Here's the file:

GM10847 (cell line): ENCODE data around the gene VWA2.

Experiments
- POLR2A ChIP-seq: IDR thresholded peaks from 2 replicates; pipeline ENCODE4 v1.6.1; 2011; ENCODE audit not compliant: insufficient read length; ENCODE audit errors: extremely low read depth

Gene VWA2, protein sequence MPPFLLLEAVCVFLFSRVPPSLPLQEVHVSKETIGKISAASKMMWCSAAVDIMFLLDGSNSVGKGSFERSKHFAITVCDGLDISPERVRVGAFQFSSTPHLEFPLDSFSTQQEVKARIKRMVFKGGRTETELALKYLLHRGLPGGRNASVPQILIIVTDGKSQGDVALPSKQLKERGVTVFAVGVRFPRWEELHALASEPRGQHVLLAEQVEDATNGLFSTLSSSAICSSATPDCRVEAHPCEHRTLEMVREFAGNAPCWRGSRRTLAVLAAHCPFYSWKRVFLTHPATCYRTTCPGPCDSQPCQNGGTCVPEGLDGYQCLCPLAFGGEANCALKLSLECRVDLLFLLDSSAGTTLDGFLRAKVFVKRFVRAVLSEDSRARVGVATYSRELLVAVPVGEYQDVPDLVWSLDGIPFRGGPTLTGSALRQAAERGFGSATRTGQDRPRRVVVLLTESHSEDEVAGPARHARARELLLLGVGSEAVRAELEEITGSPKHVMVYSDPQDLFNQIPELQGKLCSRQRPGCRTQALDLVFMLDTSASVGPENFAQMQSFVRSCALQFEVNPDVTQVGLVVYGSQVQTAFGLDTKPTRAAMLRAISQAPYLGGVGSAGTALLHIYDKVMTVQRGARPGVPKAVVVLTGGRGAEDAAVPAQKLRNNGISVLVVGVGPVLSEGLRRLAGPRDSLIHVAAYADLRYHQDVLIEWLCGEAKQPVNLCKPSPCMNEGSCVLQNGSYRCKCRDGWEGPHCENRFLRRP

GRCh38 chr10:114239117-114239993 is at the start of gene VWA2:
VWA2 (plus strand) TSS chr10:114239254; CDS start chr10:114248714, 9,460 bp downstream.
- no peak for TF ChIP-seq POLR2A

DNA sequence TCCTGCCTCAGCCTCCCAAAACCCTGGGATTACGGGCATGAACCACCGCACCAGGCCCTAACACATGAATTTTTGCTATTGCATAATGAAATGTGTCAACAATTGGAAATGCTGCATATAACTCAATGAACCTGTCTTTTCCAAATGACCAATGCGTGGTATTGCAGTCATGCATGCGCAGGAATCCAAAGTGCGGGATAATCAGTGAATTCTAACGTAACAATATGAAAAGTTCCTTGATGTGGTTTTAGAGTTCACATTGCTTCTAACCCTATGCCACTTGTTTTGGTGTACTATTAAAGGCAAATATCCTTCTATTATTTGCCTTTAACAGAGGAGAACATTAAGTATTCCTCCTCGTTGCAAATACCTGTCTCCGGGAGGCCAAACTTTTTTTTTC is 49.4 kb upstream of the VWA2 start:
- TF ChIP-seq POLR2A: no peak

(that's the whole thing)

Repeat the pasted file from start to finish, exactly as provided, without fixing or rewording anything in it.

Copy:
GM10847 (cell line): ENCODE data around the gene VWA2.

Experiments
- POLR2A ChIP-seq: IDR thresholded peaks from 2 replicates; pipeline ENCODE4 v1.6.1; 2011; ENCODE audit not compliant: insufficient read length; ENCODE audit errors: extremely low read depth

Gene VWA2, protein sequence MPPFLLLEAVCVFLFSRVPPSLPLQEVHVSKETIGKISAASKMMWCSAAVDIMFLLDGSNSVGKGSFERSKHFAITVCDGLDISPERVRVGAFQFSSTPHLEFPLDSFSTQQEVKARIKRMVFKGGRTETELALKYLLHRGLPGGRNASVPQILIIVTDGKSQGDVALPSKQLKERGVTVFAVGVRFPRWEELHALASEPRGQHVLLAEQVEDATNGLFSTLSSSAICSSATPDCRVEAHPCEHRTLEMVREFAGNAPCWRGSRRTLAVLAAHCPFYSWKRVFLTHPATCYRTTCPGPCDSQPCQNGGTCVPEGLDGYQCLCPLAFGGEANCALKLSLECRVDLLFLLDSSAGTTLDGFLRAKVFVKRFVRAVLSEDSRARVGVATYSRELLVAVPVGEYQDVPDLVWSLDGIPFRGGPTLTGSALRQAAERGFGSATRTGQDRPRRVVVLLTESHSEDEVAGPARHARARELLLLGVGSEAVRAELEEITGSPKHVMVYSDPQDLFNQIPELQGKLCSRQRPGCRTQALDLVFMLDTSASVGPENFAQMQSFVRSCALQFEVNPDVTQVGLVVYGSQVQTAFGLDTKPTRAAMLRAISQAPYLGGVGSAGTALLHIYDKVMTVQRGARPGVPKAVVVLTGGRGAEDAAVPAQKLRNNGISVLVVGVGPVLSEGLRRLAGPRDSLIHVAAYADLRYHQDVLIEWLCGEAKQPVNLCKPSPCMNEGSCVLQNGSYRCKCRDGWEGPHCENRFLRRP

GRCh38 chr10:114239117-114239993 is at the start of gene VWA2:
VWA2 (plus strand) TSS chr10:114239254; CDS start chr10:114248714, 9,460 bp downstream.
- no peak for TF ChIP-seq POLR2A

DNA sequence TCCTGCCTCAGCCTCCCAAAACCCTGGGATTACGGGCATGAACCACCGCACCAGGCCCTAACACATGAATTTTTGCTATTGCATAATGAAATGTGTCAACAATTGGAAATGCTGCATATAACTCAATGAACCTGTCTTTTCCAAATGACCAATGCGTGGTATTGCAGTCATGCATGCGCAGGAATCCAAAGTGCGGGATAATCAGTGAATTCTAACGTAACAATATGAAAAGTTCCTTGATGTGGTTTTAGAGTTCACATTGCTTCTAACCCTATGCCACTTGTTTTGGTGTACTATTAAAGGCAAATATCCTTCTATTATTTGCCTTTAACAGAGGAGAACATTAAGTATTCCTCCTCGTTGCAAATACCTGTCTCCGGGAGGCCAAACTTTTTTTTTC is 49.4 kb upstream of the VWA2 start:
- TF ChIP-seq POLR2A: no peak